I really had low expectations for Turkey.  I thought it was going to be a nasty, run down place with rude people and cheap junk  for sale.  This was not the case at all.  Well, actually, there was cheap junk for sale, but there was also nice quality stuff available.   Leather goods, gold, and fabrics all make a big showing here.  It does pay, however, to know what you're buying, as you could find yourself buying a "Romex" watch for $2000 when someone else got the same one for $60.   Our tour guide for our Ephesus trip, a native Turk, admitted himself that Turkey was the capitol of "genuine fakes".   

It turns out that Turkey is not what you (or at least I) had in mind at all.  I thoroughly enjoyed my time there, and wouldn't mind going back again.  The place was thoroughly modern, and yet surprisingly inexpensive.  I found it to be VERY similar to Greece, although I enjoyed the food in Greece more.    I found, unfortunately, that not too much of the food was to my liking, but I'm sure many would disagree

More importantly, there were some truly wonderful Greco-Roman ruins in Turkey, and although they weren't as historically significant as Rome itself, I found the ruins to be in vastly superior condition to those in Rome.  And it's not as if Ephesus is exactly insignificant in history. (heck, it's got a book in the bible all to itself).

The ship was moored at the Turkish naval base of Aksaz,  which was about 20 minutes from the tourist town of Maramis.  The Turk navy seems to consist primarily of old US frigates and destroyers, although a half dozen German type-209 submarines were in evidence.

Maramis was a nice enough town, although the salesmen in the tourist section of town were very very pushy indeed.  If you can deal with that, then you'll have fun here.  Everyone seems to speak English, as the majority of the tourists that I saw were English or Australian. 

Turkish rugs are NOT cheap.  Well, maybe they are cheap in comparison to the price one would fetch in new york, but they're not cheap when compared to, say, that new DVD player you're considering.  I saw carpets ranging from $150 (for dinner place setting size) to $35,000 for a silk-on-silk full sized floor carpet.   Be VERY careful that you know how to tell the fakes, because they're out there.  If you do the tours, they will swing you through a "complimentary tour and sales pitch" at a sanctioned carpet distributor.  This is probably the safest way if you're unsure of what's good and what's not.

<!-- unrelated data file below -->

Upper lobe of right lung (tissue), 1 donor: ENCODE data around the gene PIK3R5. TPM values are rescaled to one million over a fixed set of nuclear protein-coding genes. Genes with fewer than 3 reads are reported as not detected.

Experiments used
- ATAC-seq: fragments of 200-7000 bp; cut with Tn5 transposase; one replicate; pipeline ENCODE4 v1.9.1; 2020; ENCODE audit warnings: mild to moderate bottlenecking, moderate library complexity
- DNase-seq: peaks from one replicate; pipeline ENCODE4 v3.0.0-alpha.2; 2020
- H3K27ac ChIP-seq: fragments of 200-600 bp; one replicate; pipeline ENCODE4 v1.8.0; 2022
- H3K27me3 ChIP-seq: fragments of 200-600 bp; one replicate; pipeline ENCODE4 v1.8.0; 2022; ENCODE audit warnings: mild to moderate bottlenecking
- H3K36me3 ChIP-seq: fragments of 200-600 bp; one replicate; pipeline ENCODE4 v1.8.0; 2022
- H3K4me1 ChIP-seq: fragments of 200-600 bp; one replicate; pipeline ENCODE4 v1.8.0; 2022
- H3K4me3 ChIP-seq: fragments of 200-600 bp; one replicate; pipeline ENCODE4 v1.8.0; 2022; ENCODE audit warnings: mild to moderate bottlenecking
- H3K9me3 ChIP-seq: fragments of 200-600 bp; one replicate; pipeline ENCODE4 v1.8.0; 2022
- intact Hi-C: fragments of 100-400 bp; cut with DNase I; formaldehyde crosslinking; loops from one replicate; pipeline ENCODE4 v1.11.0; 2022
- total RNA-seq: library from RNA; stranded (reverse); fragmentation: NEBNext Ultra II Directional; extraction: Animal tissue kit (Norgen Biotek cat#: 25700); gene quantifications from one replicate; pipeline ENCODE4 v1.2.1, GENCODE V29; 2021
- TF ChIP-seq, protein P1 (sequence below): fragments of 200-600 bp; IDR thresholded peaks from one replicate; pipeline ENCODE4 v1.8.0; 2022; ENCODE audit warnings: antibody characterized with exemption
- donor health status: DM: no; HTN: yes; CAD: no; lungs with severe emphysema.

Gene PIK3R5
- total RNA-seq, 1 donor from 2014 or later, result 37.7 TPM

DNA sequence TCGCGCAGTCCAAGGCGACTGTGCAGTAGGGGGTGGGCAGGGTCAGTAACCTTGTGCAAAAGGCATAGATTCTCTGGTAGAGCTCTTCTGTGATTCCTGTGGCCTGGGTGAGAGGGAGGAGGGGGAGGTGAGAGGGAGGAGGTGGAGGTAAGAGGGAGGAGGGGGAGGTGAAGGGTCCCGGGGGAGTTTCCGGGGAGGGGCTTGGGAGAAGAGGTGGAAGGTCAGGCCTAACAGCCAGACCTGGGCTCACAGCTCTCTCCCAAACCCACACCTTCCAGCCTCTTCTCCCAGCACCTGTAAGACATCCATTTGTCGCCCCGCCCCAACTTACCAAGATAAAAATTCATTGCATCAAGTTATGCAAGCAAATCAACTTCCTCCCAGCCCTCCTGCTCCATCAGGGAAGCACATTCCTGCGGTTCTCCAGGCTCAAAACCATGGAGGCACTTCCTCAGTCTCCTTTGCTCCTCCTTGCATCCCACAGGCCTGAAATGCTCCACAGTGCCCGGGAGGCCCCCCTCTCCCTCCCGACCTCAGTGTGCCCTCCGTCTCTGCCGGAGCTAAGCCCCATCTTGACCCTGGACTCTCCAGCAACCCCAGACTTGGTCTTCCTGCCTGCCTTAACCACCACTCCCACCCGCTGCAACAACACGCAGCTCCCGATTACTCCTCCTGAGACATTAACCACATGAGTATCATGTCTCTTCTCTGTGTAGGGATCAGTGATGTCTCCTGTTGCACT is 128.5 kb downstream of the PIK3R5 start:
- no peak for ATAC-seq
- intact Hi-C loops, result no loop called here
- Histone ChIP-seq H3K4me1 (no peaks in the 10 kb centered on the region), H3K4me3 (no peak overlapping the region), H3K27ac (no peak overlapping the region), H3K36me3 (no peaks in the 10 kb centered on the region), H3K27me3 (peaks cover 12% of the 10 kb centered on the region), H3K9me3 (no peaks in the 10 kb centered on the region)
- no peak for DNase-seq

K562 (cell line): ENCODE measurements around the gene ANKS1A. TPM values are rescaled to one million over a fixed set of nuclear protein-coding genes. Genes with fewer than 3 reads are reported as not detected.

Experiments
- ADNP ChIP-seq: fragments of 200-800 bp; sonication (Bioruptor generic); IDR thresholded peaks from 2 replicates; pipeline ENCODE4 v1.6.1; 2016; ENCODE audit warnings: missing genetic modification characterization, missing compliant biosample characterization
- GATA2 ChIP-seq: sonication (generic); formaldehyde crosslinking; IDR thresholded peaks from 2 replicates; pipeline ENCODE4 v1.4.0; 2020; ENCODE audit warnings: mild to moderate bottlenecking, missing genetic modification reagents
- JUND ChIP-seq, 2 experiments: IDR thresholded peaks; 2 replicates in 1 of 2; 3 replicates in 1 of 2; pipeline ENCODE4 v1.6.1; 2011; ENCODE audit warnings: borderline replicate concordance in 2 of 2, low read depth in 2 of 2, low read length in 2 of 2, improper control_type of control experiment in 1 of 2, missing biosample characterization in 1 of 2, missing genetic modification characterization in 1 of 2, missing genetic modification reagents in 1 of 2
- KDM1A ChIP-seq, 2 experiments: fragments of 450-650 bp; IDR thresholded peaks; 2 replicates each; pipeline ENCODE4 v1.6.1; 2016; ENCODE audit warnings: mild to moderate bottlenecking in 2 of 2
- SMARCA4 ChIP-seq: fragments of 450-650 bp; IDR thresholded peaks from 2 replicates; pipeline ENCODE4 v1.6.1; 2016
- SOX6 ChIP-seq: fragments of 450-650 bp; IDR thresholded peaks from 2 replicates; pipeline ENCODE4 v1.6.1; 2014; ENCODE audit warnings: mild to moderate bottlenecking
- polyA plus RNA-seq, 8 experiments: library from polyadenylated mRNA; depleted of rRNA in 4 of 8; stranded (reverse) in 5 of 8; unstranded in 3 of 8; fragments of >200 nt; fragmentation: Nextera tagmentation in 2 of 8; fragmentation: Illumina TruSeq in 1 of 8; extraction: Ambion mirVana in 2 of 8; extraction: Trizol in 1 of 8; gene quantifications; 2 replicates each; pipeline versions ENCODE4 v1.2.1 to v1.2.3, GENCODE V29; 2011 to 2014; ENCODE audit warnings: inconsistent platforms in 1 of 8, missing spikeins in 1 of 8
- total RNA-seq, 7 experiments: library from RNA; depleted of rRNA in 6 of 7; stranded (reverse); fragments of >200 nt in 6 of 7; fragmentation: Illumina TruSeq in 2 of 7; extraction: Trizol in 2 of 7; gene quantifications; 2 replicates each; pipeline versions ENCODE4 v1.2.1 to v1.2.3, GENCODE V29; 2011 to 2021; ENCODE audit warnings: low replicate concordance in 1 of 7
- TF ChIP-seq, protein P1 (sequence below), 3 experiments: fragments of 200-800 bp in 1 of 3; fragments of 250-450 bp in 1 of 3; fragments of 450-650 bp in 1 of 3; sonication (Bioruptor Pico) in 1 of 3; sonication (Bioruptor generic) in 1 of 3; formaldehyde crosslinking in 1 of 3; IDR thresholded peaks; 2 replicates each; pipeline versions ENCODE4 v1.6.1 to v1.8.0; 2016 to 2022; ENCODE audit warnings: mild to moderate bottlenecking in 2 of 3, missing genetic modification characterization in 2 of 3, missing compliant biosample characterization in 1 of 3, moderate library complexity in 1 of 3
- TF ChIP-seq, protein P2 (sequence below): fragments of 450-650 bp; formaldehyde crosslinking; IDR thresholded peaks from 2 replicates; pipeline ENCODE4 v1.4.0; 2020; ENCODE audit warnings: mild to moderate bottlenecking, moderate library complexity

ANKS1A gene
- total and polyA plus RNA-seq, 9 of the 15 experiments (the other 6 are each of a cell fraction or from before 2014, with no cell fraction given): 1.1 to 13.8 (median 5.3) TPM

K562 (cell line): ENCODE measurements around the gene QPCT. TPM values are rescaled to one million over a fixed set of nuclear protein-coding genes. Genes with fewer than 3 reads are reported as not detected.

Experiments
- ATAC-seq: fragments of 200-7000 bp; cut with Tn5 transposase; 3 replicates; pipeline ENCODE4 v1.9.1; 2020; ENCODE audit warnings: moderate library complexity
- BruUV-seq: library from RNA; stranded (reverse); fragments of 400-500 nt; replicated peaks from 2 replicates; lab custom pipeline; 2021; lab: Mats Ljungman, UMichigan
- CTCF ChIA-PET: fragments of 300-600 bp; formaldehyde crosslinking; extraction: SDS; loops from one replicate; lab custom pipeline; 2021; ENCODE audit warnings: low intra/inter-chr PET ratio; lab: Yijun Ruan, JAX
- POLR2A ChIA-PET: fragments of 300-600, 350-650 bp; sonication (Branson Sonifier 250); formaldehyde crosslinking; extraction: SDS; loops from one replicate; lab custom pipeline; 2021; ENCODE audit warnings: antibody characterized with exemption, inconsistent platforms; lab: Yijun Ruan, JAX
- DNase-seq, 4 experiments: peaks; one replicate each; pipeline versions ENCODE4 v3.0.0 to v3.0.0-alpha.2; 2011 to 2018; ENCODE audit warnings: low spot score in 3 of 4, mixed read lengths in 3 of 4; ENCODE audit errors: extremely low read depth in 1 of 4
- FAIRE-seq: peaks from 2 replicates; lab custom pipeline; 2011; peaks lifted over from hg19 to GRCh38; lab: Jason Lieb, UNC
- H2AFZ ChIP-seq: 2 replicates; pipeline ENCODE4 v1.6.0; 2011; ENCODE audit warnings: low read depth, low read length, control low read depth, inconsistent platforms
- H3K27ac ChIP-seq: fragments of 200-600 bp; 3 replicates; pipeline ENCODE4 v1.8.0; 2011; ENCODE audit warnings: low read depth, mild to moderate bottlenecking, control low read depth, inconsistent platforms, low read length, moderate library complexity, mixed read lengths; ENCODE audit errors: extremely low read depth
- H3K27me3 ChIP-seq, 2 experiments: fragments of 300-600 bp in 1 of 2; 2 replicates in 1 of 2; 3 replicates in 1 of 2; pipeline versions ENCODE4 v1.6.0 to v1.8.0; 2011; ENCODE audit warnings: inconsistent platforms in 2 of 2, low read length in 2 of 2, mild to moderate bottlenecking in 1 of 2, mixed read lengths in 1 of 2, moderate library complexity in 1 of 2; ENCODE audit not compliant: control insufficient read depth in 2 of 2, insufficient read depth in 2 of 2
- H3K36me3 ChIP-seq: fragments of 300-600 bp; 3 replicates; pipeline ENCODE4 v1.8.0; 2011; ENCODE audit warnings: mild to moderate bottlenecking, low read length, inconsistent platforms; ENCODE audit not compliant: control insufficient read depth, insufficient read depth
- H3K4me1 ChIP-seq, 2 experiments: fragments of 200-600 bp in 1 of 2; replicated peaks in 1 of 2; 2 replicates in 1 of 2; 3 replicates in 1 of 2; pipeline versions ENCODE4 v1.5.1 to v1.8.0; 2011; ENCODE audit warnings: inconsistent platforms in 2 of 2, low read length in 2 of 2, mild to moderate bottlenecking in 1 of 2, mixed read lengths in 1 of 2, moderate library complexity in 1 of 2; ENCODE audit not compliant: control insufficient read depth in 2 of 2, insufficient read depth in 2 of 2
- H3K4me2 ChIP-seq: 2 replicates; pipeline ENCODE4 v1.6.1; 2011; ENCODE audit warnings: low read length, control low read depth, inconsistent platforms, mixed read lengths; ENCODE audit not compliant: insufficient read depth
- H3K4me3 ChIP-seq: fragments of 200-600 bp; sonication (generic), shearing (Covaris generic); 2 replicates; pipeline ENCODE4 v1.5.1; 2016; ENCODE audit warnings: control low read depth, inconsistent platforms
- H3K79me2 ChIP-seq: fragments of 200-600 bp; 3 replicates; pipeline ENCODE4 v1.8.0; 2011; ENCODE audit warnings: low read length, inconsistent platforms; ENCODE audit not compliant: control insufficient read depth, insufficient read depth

P9140001.jpg (152187 bytes) The market in Marmaris.  This is where you can buy all the aforementioned cheap stuff, and some actual nice things. P9140011.jpg (119201 bytes) Dan, Tim Wood, and Ron Garner at the old fortress in Marmaris.  
P9140012.jpg (84153 bytes) The Marmaris Fortress again.  Very old, but having been toasted in WW1, was almost completely renovation. P9140029a.jpg (73532 bytes) Some of the very cool teak boats that dominated the waterfront in Marmaris.  
P9160008.jpg (95815 bytes) Some old guy's final resting place.  This was one of about ten billion gajillion graves at the Necropolis of Pammakule. P9160010.jpg (88231 bytes) Carpet weavers.  These ladies get paid the princely sum of 50 cents a day.  That carpet will fetch their bosses $5000 or so
P9160015.jpg (94979 bytes) The Roman bath house at Pammakule,  This was right next to the Necropolis, so one must assume everyone was dying to get in the water.   P9160027.jpg (158791 bytes) A fine example of a Hellenistic theatre at Pammakule, as opposed to the Roman one at Ephesus.  (Yeah, like I knew that before our guide told us)
P9170024.jpg (100328 bytes) Ephesus.  The place is amazingly huge.  Here's just one of many many statues littering the landscape. P9170025.jpg (93719 bytes) The library at Ephesus, or at least what's left of it.  This library has an underground passage to the Brothel.
P9170036.jpg (101626 bytes) Tim Wood again, this time in front of the 25,000 seat  theatre.  This is where the Apostle Paul  faced the mob. P9170038.jpg (85072 bytes) Harbour street, in Ephesus.  this area was still being uncovered and renovated.  My favorite photo of the day.
P9170041.jpg (127942 bytes) The temple of Hadrian (the same bloke who had the wall in England built to keep out Scottish soccer fans) turk girl.jpg (53804 bytes) A Turkish waif.   This was just some toddler that Ron Garner started talking to on the street.  Her mom is just around the corner out of the picture.


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